3D printing is becoming more accessible, more versatile, and is beginning to be marketed as a domestic product. There is even a 3D printer for kids set for release in Oct 2016. It seems like 3D printing is becoming a new household appliance, but really, how many people are using this technology and what are they using it for? Researchers from the Melbourne Networked Society Institute at the University of Melbourne are finding out.
Recently I attended the launch of a new research paper titled 3D Printing: Civic Practices and Regulatory Challenges. Such events can often be pretty dry but this was energetic and enlightening.
Speakers Robbie Fordyce and Luke Heemsbergen covered the history of 3D printing dating back over a century and littered with sci-fi references. Yes, of course Star Trek was mentioned. Frequently.
From there they moved to the current day where we see a sharing economy culture forming around this technology. Their research has mapped a really grass roots movement where people move from beginner to expert without any formal institutional training. Designs are often shared freely rather than bought and sold – and people gather around makerspaces that seem to have a rather egalitarian culture. Not exactly good news for corporate institutes like Bank of Melbourne that are trying to tap into the maker culture. They did make this beautiful video ad though.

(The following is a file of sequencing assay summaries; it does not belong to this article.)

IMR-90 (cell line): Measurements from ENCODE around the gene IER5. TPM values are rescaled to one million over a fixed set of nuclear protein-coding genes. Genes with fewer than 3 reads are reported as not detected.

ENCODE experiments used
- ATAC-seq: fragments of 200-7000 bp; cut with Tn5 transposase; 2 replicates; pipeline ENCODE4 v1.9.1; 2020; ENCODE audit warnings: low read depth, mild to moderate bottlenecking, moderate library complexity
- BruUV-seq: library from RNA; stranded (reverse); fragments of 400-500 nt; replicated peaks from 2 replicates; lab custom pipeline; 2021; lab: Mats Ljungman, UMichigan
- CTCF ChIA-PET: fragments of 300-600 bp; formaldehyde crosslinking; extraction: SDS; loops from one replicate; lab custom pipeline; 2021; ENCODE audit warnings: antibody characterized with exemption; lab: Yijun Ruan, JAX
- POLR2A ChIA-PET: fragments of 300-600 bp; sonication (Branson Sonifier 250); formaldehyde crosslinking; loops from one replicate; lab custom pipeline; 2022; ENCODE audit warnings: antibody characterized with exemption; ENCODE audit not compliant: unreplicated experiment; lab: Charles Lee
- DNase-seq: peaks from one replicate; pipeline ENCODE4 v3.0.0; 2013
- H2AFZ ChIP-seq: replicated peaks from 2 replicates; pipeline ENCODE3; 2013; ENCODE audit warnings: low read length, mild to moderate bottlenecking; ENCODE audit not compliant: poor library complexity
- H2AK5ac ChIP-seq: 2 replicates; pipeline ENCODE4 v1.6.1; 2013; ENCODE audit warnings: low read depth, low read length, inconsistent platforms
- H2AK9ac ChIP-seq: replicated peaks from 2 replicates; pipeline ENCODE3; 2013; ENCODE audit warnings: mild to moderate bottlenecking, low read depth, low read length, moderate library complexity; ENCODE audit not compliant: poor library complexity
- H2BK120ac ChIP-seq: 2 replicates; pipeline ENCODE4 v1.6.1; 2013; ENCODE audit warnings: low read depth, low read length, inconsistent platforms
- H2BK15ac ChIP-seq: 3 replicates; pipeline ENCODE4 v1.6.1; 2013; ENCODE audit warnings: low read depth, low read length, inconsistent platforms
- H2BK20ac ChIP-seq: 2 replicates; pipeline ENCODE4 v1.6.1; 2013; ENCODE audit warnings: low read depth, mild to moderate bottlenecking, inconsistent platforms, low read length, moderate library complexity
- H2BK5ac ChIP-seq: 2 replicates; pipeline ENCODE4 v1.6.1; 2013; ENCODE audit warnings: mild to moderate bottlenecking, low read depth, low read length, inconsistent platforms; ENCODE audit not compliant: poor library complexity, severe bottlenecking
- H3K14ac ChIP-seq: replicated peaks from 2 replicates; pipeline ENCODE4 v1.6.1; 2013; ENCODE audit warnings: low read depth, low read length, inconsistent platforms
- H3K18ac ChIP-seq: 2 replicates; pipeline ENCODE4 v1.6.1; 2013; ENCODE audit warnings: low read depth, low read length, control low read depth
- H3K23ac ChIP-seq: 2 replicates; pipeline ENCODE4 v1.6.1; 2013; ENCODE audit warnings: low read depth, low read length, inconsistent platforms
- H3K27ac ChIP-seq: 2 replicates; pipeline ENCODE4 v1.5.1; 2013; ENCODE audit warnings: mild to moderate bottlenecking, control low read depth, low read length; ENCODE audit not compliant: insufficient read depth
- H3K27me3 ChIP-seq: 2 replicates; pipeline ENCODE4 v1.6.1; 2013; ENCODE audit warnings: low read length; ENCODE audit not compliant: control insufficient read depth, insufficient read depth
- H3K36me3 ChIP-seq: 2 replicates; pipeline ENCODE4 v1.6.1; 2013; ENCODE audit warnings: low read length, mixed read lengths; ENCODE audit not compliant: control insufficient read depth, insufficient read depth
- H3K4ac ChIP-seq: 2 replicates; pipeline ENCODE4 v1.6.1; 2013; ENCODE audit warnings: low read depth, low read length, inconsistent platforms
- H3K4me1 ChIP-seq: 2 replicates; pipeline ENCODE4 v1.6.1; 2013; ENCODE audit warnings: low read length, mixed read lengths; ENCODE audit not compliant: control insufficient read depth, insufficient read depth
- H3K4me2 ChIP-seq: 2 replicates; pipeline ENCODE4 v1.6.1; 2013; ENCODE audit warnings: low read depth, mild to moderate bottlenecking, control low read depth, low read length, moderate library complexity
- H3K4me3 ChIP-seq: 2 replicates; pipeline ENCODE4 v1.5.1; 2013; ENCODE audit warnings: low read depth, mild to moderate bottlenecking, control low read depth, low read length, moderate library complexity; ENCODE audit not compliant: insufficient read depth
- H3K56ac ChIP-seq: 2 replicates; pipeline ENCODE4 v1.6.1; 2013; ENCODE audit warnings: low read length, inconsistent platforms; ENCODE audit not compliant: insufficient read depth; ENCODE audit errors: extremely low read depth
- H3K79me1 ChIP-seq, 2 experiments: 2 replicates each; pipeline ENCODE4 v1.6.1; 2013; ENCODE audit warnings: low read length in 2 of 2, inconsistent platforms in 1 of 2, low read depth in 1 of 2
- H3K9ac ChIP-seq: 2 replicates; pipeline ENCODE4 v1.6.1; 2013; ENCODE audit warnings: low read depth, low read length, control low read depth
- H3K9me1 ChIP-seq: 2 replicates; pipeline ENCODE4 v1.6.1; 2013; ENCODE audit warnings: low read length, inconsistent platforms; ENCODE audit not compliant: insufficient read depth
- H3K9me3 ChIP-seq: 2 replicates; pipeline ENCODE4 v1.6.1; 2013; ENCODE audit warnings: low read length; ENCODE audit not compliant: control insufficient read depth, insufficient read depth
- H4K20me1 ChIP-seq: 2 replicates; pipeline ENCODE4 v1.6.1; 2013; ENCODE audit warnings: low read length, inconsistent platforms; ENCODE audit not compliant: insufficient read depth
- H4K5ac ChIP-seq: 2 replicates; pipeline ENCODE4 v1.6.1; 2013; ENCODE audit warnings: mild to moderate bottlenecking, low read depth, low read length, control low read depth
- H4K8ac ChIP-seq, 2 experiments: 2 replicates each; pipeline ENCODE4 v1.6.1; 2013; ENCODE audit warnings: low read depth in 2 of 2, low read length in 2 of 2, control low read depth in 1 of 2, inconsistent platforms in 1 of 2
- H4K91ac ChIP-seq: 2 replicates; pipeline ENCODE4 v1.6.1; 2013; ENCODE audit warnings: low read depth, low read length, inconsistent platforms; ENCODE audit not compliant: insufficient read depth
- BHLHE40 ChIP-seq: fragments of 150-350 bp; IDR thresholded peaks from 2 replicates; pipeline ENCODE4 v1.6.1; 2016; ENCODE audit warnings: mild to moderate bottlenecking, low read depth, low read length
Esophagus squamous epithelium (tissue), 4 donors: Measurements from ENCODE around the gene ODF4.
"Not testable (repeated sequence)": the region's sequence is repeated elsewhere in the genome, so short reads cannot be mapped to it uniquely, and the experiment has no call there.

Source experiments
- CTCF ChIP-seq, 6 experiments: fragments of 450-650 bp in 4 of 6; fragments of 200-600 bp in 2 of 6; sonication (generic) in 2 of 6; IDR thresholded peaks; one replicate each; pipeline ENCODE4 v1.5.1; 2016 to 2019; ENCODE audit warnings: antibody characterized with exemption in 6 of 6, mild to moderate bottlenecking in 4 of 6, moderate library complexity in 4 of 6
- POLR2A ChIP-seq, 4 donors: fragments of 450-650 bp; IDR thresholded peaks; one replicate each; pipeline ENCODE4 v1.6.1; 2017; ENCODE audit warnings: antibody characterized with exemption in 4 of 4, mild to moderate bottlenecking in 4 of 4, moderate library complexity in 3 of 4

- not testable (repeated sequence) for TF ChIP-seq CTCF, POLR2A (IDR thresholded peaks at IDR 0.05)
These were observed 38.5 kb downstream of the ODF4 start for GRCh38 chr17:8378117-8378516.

Yet for all the information sharing and technological advances, perhaps the most interesting discovery was that most 3D printing users didn’t actually know the purpose of the technology they are using. There were varied answers around what 3D printing is for – and that makes it a really fascinating technology to watch.
Sure there are lots of medical uses like 3D printed arteries, prosthetic limbs, and even ears. There are local print shops that can 3D print a version of you in figurine form and there are fashion designers creating 3D printed haute couture. Is any of that enough to have such an appliance in you home? No one is going to be printing their own prosthetics and one can only have so many figurines.
3D printing involves more than the action of creating a physical object from a three-dimensional digital model by means of additive manufacture. It is an innovative and interactive social practice of learning, sharing, and economy.
There is still more to be explored and understood around 3D printing culture, technology and uses. While brands like Mattel, Makerbot, and a host of others try to climb aboard this gravy train, I’m not quite convinced the tracks have even been laid yet. People need to know how 3D printing works and what it is for before such products become household objects.
The full research paper can be read and downloaded here. It goes much wider and deeper than I’ve had the chance to go in this blog, plus it’s a pretty easy read – just how good research writing should be. Let me know your thoughts and perhaps how you would/do use 3D printing.